Exhibition 17: Sophie T. Lvoff // "The Green Princess" // 2021
Exhibition 17: Sophie T. Lvoff // "The Green Princess" // 2021
Exhibition 17: Sophie T. Lvoff // "The Green Princess" // 2021
Exhibition 17: Sophie T. Lvoff // "The Green Princess" // 2021
Exhibition 17: Sophie T. Lvoff // "The Green Princess" // 2021
Exhibition 17: Sophie T. Lvoff // "The Green Princess" // 2021
Exhibition 17: Sophie T. Lvoff // "The Green Princess" // 2021
Exhibition 17: Sophie T. Lvoff // "The Green Princess" // 2021

Exhibition 17: Sophie T. Lvoff // "The Green Princess" // 2021

Photographs:
LightJet prints, dibond mounted
“The Bride”
“The Smells”

Curtain: 
Photo printed fabric with hand embroidery, 4 brass bells
“Lenora’s Window”

Sculpture:
Glass & sand beads, plaster, wood
“The Tirette”

 

We do not walk alone.
We go through our lives with the experience of others and travel in their pasts.
Our story is not ours in solitude.
In moments, there are glimpses where we encounter an impression that speaks louder than others, a guidance, a reminder. Stories which burn brighter.
Sometimes we echo each other in what or how we do.

Sophie T. Lvoff met Leonora Carrington in spirit.

The Green Princess is Sophie’s expression of that meeting, of her and Leonora’s life combined, two feminists, both artists, both wives.

Workers in the metaphysical, an appreciation of the mystical, each living with their art and life intertwined.

In her youth Leonora Carrington was deemed mentally unstable. She was a female artist, outspoken and unique, declared by her family and the public to be of another world. This type of female figure, an outsider, commonly described as both a harm to society and oneself, is a persona Sophie often gravitates to in her practice. Researching Carrington and reading her texts, Lvoff was compelled to visit the one-time home of Leonora and the artist Max Ernst in the south of France. The image of the window printed on the curtain is from that home. As the curtain moves with the airflow of the space it is easy to fixate on it and imagine Leonora’s gaze, the fabric softly billowing, transportive, having a life of its own. Her breath is there.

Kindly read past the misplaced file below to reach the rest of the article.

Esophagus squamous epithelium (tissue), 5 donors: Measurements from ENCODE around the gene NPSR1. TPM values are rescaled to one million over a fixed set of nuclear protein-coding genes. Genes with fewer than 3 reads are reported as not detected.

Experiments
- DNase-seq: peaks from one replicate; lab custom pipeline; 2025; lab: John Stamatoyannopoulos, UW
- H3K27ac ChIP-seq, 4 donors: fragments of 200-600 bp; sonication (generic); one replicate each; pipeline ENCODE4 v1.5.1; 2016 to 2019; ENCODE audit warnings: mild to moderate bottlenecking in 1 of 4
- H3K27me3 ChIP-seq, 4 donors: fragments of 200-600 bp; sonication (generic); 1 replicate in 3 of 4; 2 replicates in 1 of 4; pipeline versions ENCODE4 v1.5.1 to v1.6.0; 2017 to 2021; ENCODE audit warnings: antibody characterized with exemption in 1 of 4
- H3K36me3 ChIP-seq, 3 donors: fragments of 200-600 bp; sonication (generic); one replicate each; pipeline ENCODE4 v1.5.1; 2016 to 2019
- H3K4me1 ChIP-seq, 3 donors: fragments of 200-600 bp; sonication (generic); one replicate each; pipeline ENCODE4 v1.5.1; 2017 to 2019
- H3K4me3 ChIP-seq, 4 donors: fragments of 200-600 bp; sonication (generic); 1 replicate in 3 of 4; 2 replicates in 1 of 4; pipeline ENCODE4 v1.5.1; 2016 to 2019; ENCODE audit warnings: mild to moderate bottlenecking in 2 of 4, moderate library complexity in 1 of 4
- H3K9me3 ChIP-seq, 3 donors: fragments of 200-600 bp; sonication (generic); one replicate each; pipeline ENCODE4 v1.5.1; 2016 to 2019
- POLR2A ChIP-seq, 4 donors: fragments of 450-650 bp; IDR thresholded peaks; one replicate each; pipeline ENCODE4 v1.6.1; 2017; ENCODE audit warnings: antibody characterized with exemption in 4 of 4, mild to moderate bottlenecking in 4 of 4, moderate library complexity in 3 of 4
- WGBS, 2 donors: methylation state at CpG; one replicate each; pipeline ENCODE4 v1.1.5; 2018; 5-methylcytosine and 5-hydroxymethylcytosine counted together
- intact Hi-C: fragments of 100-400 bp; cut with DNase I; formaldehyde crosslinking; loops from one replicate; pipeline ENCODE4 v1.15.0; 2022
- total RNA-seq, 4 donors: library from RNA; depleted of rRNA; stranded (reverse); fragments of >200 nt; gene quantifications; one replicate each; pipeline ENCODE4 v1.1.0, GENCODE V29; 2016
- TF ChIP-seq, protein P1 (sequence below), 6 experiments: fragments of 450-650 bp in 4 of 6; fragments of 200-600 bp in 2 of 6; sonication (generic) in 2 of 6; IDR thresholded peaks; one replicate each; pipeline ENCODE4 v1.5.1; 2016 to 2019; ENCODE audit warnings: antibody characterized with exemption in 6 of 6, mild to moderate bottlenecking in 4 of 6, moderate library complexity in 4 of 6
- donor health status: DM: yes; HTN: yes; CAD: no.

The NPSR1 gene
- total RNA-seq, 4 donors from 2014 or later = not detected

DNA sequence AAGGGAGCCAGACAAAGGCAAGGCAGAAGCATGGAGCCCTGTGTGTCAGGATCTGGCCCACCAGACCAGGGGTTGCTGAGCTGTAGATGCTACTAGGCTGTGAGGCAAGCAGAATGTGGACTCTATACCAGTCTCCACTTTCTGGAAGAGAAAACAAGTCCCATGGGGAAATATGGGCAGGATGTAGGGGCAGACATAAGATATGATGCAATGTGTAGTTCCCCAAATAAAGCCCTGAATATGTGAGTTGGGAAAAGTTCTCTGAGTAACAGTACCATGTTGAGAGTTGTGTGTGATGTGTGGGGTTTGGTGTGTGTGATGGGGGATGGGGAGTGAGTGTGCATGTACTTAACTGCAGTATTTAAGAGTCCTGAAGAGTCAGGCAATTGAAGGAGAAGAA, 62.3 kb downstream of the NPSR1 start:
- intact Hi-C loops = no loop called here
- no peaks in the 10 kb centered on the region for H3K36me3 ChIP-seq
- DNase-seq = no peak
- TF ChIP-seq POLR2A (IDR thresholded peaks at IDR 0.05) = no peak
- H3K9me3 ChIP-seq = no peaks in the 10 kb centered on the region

Sophie’s practice is multifaceted but grounded in photography. At the start of this piece she combed her images from the past year in Marseille, searching for ones that referenced her and Leonora’s shared experience. The faceless bride. The bride as sorceress, the perfume vials as a potion for the female enchantress. The veil and the vitrine, both allowing glittering glimpses of what is inside. The female, on display, in the center, all power and then powerless after the culmination of the moment. Possessing everything from the start, only to become possessed and then forever in an infinite struggle. Full of anxiety to be consumed by others.

And there is the “tirette”. You may wonder?  As an object it’s sole function is to pull aside a curtain, yet here it is connected to a hook on the ceiling, presented as an impotent rod. But like the bells on the bottom of the curtain, which hang without clear purpose at the end of lines of embroidery which are purely decorative, it holds a certain magnetic power and energy in its color, material and placement. Both the beads and the bells are Sophie’s family heirlooms, coming from Iran, collected decades ago by the grandmother Sophie never knew.

When I stand in the room surrounded by all these layers and stories, I ask myself if I have been bewitched into becoming the bride myself. We are all witches and we are all brides, of sorts. Let one life inform the next and in turn, inform the others. We all travel together on the infinite chain.